More Than Rumor
George Looney

More Than Rumor

        after Walker Evans’ Main Street of Pennsylvania Town, 1935

It starts with the ghost of a woman
lying nude on grass in the stoic shade
of a stone doughboy who looks like David.
Back then he stood in the public park
beside the dirty river and not in
this sad circle of flowers dying
in the middle of an intersection,

one edge of the center of town. From
here, the river’s no more than the sound
of hymnals opening in the pause
between the pastor announcing a number
and the organist starting in on
the music. From here, the ghost of
a woman’s breath is no more than rumor.

The implication is loss. We are all
implicated. In the wires
and the accusatory shadows of wires
stretched between buildings, we imagine
acrobats, their second skins aglitter.
Every Memorial Day the soldier,
surrounded by fresh flowers, watches clowns
bringing up the rear of the parade,

laughing and hurling objects that ignite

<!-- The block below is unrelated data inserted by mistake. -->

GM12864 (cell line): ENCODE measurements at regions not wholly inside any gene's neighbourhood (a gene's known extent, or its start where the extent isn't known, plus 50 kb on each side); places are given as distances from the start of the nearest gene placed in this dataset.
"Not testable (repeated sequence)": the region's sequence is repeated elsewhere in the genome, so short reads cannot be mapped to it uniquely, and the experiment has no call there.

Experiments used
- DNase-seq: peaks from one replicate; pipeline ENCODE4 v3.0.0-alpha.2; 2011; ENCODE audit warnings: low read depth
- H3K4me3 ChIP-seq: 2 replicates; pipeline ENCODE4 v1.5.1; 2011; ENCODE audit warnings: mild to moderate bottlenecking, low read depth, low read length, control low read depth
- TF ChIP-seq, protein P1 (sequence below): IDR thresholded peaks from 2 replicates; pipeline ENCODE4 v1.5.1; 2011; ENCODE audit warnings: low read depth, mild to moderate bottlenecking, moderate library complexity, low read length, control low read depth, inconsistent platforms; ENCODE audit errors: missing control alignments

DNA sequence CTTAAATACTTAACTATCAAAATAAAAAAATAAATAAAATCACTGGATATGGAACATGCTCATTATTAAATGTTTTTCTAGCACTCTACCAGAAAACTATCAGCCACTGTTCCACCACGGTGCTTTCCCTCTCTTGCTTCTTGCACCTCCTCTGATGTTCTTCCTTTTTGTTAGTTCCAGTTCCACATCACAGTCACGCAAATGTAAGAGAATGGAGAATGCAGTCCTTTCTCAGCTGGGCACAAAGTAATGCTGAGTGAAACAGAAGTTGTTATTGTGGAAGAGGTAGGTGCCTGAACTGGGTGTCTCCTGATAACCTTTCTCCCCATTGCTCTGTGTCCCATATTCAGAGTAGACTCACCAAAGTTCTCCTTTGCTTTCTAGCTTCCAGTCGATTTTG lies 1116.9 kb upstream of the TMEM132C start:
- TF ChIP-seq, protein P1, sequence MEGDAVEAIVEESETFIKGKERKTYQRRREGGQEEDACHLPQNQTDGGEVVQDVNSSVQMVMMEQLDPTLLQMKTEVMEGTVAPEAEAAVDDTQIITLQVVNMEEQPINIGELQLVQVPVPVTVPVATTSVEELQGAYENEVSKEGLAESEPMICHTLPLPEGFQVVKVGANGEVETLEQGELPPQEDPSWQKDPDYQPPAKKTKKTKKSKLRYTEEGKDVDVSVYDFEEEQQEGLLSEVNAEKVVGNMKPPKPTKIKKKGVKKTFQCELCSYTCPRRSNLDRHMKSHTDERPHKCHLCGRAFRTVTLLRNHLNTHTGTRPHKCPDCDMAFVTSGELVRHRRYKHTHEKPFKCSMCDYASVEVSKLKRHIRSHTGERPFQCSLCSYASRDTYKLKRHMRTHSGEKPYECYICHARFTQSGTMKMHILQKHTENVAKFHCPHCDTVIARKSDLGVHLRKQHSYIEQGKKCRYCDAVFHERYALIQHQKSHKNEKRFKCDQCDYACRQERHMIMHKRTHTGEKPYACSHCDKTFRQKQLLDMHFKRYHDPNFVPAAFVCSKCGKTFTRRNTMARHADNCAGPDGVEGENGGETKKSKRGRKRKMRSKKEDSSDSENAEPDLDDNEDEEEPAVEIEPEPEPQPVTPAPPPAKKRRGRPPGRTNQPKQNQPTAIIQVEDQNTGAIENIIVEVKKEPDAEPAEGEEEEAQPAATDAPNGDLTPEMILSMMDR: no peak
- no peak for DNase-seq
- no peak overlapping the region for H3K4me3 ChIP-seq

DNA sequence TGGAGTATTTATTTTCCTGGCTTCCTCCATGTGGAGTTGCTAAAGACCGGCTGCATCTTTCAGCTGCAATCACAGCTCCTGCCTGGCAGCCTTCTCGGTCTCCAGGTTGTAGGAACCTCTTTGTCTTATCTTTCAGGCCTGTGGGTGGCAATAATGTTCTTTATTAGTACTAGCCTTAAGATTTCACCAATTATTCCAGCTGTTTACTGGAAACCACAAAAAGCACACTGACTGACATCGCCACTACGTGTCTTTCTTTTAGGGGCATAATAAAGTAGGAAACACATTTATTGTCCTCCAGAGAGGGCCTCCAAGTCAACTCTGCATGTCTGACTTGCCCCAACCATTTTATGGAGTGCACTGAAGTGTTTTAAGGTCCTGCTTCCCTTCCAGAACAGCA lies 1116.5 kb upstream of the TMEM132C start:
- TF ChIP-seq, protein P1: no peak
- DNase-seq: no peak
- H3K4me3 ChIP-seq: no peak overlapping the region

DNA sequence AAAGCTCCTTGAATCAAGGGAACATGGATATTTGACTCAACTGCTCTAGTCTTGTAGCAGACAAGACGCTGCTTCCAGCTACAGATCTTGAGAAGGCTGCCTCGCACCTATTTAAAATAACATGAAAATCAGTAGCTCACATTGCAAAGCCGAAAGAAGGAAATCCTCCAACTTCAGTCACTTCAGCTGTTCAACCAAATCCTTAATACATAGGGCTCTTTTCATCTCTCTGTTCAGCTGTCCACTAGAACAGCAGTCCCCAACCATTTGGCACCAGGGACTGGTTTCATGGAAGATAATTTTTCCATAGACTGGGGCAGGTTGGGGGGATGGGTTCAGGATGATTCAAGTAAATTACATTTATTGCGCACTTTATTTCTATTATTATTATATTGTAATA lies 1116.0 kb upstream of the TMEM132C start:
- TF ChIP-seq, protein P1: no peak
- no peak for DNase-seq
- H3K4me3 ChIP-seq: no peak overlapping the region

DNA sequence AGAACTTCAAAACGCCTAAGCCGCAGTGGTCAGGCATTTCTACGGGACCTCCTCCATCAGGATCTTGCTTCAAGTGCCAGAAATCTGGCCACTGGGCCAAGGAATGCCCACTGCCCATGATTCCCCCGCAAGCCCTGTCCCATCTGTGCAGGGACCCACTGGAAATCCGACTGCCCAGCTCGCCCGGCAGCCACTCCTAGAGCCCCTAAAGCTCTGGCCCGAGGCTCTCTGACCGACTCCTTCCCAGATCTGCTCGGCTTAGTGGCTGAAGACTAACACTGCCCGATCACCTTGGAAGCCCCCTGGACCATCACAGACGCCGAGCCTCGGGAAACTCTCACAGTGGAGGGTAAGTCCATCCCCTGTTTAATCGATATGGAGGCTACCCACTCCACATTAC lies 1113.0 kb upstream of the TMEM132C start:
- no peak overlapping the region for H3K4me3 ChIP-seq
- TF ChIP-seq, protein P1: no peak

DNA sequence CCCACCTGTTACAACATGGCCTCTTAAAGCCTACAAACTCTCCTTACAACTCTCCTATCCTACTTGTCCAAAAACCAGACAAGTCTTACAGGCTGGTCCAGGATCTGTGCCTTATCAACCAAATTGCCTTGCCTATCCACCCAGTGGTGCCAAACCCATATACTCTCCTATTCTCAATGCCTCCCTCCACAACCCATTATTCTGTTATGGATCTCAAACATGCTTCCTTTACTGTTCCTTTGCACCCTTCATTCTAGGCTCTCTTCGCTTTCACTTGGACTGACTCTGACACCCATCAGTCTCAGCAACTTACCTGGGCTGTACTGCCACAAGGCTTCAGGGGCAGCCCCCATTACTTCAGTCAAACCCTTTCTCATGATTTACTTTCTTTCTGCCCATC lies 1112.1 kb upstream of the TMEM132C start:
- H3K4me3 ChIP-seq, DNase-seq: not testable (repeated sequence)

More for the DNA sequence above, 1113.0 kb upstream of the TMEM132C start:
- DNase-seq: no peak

the smiles of children lining the streets
and dazzle the ghosts of women. Dogma is
no more than rumor some days. Other days,
all the stone soldiers in all the towns
in every state can’t cast enough shadows,
and no clown anywhere is carved of stone.

George Looney

is the author of What Light Becomes: The Turner Variations (winner of the Red Mountain Press Poetry Prize), Hermits in Our Own Flesh: The Epistles of an Anonymous Monk (Oloris Publishing, 2016), Meditations Before the Windows Fail (Lost Horse Press, 2015), and many other books. He founded the BFA in creative writing at Penn State Erie, where he is Professor of Literature and Creative Writing and editor of the international literary journal Lake Effect.